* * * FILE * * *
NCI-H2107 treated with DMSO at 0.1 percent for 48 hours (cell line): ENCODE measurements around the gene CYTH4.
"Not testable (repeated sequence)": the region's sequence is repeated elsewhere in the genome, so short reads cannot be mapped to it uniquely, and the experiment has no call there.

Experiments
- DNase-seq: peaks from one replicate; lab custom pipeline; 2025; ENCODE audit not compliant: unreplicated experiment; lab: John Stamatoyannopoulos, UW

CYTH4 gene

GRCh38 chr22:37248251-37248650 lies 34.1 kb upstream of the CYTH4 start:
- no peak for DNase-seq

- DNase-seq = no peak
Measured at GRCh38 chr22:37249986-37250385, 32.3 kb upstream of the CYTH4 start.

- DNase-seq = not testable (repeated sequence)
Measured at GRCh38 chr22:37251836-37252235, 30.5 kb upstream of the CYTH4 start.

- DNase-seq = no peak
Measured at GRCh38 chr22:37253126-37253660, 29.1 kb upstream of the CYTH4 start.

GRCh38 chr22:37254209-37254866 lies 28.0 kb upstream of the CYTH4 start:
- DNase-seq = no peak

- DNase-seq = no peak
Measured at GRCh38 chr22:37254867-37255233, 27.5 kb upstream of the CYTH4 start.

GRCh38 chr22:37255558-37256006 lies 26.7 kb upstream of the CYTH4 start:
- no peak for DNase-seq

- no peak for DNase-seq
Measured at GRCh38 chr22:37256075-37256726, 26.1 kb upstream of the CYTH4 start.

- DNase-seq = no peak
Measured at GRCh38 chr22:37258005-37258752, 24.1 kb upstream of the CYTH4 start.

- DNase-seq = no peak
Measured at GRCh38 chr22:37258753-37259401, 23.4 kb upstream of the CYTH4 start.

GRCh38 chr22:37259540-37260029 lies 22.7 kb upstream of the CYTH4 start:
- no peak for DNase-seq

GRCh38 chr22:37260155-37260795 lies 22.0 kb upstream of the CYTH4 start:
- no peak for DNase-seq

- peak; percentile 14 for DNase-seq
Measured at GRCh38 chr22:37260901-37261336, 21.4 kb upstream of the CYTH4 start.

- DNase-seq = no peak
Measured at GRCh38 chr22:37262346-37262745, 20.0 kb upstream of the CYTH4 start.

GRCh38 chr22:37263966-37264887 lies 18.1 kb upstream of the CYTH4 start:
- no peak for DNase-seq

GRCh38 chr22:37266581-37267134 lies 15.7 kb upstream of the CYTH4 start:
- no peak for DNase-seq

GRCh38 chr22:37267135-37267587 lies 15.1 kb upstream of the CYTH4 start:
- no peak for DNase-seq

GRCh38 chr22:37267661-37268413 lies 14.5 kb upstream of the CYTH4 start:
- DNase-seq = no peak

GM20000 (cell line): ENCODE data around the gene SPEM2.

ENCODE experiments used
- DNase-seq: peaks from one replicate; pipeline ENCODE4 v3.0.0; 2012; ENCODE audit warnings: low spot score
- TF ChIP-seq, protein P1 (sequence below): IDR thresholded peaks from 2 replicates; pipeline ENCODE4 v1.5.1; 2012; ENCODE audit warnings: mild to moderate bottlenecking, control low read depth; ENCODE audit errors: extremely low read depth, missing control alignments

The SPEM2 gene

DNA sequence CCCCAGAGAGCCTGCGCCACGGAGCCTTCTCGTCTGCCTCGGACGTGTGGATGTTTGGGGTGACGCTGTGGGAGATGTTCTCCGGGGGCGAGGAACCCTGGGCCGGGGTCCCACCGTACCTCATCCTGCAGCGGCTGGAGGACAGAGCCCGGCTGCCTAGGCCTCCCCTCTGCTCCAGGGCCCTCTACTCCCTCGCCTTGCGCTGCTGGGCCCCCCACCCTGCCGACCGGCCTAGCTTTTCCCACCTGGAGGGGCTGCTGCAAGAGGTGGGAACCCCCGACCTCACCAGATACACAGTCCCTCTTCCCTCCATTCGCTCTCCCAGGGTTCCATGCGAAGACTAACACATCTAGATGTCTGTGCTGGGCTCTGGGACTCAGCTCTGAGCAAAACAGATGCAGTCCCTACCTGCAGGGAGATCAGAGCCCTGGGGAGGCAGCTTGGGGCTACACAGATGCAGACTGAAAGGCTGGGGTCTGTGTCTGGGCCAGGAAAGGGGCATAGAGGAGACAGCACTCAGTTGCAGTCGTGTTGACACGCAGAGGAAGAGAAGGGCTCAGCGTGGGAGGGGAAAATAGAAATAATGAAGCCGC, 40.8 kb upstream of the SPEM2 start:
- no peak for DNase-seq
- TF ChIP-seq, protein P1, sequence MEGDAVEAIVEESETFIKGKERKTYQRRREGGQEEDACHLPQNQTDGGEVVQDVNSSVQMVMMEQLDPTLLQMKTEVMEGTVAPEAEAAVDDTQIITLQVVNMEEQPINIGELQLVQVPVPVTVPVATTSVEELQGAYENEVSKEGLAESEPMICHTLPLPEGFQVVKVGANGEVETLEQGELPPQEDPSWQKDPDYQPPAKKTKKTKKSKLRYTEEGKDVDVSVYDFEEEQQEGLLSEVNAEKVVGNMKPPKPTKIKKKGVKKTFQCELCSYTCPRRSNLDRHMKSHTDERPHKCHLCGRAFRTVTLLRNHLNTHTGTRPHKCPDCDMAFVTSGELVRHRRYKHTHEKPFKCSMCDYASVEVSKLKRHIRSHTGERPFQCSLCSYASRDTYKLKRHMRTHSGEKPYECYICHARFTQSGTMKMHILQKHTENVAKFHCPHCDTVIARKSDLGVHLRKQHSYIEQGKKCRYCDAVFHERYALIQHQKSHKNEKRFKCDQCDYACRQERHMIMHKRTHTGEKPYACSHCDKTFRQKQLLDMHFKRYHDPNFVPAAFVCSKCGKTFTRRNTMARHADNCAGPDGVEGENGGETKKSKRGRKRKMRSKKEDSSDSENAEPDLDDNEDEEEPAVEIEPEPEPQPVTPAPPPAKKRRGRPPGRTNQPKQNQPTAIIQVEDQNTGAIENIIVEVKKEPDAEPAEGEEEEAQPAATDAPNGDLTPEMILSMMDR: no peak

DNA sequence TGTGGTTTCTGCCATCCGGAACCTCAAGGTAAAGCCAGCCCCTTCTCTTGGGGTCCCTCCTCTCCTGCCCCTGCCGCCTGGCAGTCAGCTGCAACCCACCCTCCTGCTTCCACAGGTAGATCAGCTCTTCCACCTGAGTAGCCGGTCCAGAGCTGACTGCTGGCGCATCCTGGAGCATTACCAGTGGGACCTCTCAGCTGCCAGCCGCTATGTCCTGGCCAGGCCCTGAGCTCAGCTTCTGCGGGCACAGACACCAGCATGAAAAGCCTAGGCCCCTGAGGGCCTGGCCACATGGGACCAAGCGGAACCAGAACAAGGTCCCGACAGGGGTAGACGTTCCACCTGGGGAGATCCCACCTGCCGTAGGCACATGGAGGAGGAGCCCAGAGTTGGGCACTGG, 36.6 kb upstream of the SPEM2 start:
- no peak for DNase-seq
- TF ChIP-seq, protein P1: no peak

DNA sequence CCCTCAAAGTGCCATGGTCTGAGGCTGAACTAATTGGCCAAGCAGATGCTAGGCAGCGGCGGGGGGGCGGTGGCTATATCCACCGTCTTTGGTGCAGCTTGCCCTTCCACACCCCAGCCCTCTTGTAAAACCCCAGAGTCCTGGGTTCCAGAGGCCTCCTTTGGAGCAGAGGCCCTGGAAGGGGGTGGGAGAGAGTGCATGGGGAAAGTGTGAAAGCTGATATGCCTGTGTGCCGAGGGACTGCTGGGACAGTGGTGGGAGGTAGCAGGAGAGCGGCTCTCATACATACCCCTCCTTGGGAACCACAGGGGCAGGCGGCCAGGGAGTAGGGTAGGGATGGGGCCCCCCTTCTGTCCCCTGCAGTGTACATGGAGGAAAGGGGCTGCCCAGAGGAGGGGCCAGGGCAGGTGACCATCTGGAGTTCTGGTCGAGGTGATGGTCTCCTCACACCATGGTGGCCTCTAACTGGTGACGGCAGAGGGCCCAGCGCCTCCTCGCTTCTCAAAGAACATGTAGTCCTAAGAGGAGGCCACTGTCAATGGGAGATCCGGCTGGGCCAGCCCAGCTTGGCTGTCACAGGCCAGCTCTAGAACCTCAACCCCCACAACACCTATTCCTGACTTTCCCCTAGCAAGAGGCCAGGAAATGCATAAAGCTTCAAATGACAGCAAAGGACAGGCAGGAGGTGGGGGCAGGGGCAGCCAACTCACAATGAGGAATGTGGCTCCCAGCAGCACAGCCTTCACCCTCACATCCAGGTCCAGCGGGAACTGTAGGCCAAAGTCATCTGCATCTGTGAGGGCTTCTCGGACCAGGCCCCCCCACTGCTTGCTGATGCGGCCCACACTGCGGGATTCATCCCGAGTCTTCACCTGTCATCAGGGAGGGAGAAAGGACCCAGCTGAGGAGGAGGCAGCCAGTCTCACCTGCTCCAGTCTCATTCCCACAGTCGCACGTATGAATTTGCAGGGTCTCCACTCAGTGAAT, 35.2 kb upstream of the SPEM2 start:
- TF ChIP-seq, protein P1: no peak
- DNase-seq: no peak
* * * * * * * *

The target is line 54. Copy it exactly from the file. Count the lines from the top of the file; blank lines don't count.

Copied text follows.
- TF ChIP-seq, protein P1: no peak